Former Iraq Security Contractors Say Firm Bought Black Market Weapons, Swapped Booze for Rockets
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"We were forced to turn to the local market even for U.S. government contracts and subcontracts because there weren't mechanisms in place to allow export of weapons in Iraq, yet we had the responsibility to provide services under those government contracts," said one DynCorp official, who declined to be named because of the sensitivity of the topic.
A State Department official acknowledged that the department had been slow to respond to the need to arm the private companies it was hiring to carry guns. Until late 2004, the department's Directorate of Defense Trade Controls blocked most requests for the export of automatic weapons to private firms — the result of a decades-old policy to cut down on international arms trafficking.
When private security companies began requesting weapons to fulfill U.S.-issued contracts, the department was caught off guard, the official said. It wasn't until November 2004 that the policy was changed to grant private security companies export licenses — more than a year and a half after the first such firms were hired in Iraq.
"This was something that the State Department hadn't considered as a possibility" until the requests for licenses started coming in, said the official, who spoke on background per department policy. "What they did was go through a relatively long discussion and decision process to figure out how to deal with the problem."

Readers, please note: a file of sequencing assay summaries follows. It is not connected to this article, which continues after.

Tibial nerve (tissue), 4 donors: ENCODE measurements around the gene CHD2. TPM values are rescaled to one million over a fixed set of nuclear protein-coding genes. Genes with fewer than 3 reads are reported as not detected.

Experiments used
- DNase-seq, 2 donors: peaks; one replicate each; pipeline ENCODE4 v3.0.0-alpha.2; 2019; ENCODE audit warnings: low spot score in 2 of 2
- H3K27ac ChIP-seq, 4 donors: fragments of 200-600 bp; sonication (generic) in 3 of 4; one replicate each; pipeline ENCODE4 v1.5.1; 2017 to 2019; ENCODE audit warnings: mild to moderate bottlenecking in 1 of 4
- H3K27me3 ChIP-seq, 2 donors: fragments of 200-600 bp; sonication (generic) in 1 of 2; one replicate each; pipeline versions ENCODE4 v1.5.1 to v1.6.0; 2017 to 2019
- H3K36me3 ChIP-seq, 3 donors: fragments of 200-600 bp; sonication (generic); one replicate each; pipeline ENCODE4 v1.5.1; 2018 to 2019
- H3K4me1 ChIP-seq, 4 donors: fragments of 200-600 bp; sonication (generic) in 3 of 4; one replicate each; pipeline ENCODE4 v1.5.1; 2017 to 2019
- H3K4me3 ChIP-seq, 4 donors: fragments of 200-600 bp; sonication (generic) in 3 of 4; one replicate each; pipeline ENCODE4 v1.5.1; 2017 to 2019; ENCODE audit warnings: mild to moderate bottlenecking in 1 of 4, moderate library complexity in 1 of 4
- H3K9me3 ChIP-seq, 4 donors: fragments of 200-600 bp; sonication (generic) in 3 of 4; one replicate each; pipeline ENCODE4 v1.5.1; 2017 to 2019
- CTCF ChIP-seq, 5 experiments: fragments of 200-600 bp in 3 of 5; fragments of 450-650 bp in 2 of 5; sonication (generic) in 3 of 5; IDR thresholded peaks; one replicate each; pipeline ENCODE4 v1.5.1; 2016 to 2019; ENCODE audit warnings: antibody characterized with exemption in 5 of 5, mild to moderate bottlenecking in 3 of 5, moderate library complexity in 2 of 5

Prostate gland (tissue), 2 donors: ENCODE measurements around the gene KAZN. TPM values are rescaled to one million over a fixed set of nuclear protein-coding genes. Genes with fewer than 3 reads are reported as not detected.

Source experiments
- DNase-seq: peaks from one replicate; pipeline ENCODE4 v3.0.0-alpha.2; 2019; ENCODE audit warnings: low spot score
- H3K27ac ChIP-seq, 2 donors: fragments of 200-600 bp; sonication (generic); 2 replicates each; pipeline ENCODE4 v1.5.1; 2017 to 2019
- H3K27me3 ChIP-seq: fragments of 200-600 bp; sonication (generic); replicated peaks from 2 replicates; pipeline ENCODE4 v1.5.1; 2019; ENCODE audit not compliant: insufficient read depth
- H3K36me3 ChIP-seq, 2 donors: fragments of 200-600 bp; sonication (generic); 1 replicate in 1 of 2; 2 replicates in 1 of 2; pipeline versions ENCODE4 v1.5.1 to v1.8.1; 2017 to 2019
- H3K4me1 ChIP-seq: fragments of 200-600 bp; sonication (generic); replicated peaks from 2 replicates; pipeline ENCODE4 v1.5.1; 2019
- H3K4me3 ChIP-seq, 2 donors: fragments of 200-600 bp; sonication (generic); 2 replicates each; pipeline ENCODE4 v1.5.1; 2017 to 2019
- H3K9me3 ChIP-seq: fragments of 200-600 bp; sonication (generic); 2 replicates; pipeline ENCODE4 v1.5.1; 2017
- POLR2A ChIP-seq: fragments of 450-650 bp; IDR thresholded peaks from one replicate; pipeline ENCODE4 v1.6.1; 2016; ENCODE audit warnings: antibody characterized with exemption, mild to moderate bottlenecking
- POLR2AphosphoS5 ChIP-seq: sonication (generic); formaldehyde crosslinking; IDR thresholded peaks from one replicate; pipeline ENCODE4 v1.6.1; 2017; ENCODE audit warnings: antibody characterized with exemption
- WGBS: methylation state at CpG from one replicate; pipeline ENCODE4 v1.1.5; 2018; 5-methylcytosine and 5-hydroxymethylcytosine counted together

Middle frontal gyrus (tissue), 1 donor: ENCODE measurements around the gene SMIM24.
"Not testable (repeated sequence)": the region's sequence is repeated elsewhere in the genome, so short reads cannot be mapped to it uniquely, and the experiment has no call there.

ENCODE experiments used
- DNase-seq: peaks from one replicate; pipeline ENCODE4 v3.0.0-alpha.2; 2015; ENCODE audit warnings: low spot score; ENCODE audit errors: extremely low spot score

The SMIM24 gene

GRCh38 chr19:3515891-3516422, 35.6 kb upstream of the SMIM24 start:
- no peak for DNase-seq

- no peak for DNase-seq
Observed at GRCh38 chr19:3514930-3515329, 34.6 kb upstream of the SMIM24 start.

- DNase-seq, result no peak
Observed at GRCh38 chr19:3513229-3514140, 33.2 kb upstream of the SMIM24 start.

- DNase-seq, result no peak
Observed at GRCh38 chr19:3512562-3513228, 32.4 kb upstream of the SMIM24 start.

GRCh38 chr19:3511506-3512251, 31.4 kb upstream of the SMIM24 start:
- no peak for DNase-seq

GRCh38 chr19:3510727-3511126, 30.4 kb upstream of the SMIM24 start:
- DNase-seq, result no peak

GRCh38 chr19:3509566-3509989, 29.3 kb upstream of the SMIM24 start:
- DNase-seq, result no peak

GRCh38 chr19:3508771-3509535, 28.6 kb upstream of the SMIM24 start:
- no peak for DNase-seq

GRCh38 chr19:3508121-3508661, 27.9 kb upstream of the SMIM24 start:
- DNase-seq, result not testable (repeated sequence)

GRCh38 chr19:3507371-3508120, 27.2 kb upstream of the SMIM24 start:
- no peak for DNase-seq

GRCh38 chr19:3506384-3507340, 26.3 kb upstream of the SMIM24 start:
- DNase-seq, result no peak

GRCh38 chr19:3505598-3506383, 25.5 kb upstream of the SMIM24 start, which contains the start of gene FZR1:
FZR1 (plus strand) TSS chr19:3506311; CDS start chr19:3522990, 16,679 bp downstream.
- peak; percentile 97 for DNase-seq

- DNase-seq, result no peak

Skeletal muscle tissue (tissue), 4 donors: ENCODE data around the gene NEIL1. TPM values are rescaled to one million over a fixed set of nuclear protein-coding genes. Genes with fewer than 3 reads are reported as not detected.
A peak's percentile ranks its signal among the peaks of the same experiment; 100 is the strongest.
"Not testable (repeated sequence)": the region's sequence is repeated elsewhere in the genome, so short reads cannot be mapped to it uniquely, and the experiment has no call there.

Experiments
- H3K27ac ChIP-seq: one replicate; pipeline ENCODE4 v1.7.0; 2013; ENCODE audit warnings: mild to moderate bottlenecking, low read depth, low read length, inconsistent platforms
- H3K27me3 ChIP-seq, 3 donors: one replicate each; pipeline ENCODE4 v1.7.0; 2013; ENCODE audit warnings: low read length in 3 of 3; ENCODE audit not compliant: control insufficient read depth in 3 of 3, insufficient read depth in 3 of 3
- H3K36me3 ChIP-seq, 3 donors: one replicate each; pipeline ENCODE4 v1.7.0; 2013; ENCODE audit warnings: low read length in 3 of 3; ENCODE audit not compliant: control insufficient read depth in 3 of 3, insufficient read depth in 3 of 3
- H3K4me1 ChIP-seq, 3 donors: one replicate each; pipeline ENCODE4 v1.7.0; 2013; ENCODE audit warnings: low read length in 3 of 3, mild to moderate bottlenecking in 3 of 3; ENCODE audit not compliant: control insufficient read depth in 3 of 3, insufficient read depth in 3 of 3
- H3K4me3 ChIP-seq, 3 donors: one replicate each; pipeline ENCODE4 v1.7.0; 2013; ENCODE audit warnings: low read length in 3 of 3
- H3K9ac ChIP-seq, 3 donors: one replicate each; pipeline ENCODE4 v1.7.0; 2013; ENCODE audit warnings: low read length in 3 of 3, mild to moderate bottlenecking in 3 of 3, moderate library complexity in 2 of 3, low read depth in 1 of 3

While the system for importing weapons has improved in Iraq, industry and State Department officials acknowledged that problems remain in Afghanistan.
Partly, this reflects the fact that more groups are at work there. Unlike Iraq, there is a substantial presence of nonprofits and international aid organizations in need of security. Companies buying weapons from local sources continue to run the risk of money flowing to insurgents, one official said.
Afghanistan is similar in one way, however. Just as in the early days in Iraq, there are comparatively few investigators on the ground to watch the billions of dollars now flowing into the country.
"It's an even worse Catch-22 over there," one industry official said.
Aram Roston is an Emmy Award-winning investigative producer at NBC News and the author of The Man Who Pushed America to War: The Extraordinary Life, Adventures, and Obsessions of Ahmad Chalabi (Nation Books), from which this article is adapted.